Our expertise was sought and we rose to the challenge.
DUC has built a reputation for collaboration in conservation circles.
For 85 years, DUC has worked with a diverse collection of partners to fulfill its mission and many of those partnerships have come from unexpected places. That was the case when DUC’s Conservation Pro division was asked to join forces with the Canadian Nuclear Laboratories (CNL) on a water quality improvement project northwest of Ottawa in Eastern Ontario.
Conservation Pro is DUC’s fee-for-service division, which designs, constructs and manages self-sustaining ecosystems with long-lasting benefits to communities. DUC’s expertise in habitat restoration supports collaborative conservation that meets the needs of businesses, individuals and organizations.
New partner in nature-based solutions for environmental protection
In 2019, DUC was approached by CNL to assist with a multifaceted project involving its Near Surface Disposal Facility (NSDF) in Chalk River, Ont. NSDF is a key facility required to enable CNL to conduct environmental remediation of contaminated soils and materials, which are already present at the site. The NSDF has been specifically designed as a permanent solution to reduce environmental risk and isolate low-level radioactive waste, in accordance with international guidance and regulatory requirements.
While it may seem an unusual pairing, DUC is proud to share its value as a nature-based solutions provider with the experts at CNL. DUC is helping to protect the nearby Ottawa River with an environmental project that includes a “polishing wetland” and three naturalized stormwater-management ponds that assist with water-quality improvement at the site.
The naturalized ponds will enhance downstream water quality by lowering total suspended solids and removing excess nutrients prior to release downstream. As a result, wildlife species which include the local Blanding’s turtle population—a Species at Risk in Ontario—will benefit from the restoration project.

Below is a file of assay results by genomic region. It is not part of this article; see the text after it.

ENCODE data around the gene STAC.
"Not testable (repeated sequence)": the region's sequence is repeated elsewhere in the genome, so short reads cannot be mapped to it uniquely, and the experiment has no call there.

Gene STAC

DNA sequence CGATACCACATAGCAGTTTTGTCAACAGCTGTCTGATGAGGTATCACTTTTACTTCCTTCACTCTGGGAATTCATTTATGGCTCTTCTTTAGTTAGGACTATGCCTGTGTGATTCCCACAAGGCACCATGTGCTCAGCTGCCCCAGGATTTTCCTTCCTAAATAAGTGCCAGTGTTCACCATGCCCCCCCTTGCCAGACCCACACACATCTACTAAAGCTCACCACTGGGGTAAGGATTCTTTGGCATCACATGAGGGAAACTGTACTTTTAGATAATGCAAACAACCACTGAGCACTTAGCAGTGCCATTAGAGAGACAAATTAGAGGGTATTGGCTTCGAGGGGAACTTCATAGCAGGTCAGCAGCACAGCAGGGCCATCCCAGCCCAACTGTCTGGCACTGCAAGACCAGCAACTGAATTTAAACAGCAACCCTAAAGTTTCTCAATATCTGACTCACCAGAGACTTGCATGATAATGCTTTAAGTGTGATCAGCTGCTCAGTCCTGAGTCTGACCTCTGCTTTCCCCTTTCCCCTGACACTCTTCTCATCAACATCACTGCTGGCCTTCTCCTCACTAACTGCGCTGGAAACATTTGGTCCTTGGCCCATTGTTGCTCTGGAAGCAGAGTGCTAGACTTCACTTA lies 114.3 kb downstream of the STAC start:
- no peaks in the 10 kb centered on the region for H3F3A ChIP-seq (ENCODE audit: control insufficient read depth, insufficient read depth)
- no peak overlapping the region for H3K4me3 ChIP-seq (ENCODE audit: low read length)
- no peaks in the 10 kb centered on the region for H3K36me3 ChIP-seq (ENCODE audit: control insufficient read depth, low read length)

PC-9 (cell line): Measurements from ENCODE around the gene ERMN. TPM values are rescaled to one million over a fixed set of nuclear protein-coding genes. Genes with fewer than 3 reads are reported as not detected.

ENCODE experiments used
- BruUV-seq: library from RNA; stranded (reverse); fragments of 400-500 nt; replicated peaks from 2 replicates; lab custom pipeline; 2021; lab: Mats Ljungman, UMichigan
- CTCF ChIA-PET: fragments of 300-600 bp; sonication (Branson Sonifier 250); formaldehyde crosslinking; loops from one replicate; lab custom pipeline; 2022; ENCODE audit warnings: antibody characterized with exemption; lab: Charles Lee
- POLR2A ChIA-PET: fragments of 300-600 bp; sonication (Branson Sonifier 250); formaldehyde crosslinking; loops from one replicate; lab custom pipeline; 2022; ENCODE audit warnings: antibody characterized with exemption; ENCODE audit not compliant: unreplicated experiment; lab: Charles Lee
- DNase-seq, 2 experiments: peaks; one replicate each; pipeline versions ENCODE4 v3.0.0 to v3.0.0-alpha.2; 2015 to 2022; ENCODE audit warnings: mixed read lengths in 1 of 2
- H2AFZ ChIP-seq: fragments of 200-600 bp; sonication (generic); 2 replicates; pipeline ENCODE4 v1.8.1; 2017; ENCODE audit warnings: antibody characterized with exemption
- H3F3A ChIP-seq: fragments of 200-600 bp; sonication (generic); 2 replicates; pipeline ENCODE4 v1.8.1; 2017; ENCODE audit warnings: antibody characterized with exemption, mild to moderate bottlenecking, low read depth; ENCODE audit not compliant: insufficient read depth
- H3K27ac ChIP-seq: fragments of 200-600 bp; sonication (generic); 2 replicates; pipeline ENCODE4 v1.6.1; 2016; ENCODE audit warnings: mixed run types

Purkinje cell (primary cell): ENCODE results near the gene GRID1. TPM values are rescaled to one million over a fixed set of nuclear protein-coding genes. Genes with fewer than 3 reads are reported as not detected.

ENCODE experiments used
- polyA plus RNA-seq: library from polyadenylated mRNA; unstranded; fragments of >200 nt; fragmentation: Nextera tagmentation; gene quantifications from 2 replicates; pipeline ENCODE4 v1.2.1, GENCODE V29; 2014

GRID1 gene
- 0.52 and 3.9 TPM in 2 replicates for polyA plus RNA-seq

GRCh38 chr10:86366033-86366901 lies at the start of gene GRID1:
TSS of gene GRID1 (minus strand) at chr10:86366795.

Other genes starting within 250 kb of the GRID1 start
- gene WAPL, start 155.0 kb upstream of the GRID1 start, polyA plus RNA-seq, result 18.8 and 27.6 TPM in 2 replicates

The NSDF project design has been completed and is nearly through the approvals stage. Construction of the NSDF site could begin before 2024 and is expected to take three to four years, after which the “polishing wetland” and stormwater ponds will be completed.
Designed monoculture improves water quality but not attractive to wildlife
The big difference from DUC’s usual conservation projects is that the focus is not on wildlife habitat but on these three objectives: water quality improvement, Canada geese deterrence, and low ongoing maintenance costs. The “polishing wetland” and stormwater ponds will function as a cattail monoculture, an ecosystem that is highly efficient at improving water quality but not very attractive to wildlife.
“DUC has designed and constructed more than 100 naturalized stormwater treatment ponds and engineered wetland systems, so we were confident we could provide a cost-effective solution based on natural processes,” said Michael Williams, who leads DUC’s Conservation Pro division in Ontario. “We offer science-based and sustainable solutions. We haven’t worked around an industrial site that generates radioactive material in the past but the principles remain the same. Our expertise was sought and we rose to the challenge.”
Challenging environmental project will demonstrate industry best practice
Beyond expanding DUC’s portfolio of work, the project generates revenue that allows DUC to conserve and restore more wetlands across Ontario, which in turn benefits wildlife, water, and communities.
“CNL is very pleased with our collaborative work with DUC. After four option assessments, we ended up incorporating wetland components into both the NSDF exfiltration gallery and the surface water systems,” said Steve Innes, project director for the NSDF facility. “DUC has a great team of experts who clearly care and are passionate about what they do. They took on a challenging environmental project with us and we executed an end result that demonstrates an industry best practice.”
Note: The Government of Canada has committed to cleaning up historical radioactive waste in Canada. At no point in the process will DUC staff be working with or providing guidance related to nuclear materials and strict CNL safety protocols will be followed before, during and after the project is complete. Once constructed, the NSDF will operate for 50 years and following closure, the site will remain under CNL institutional controls and supervision for hundreds of years as part of regulatory compliance.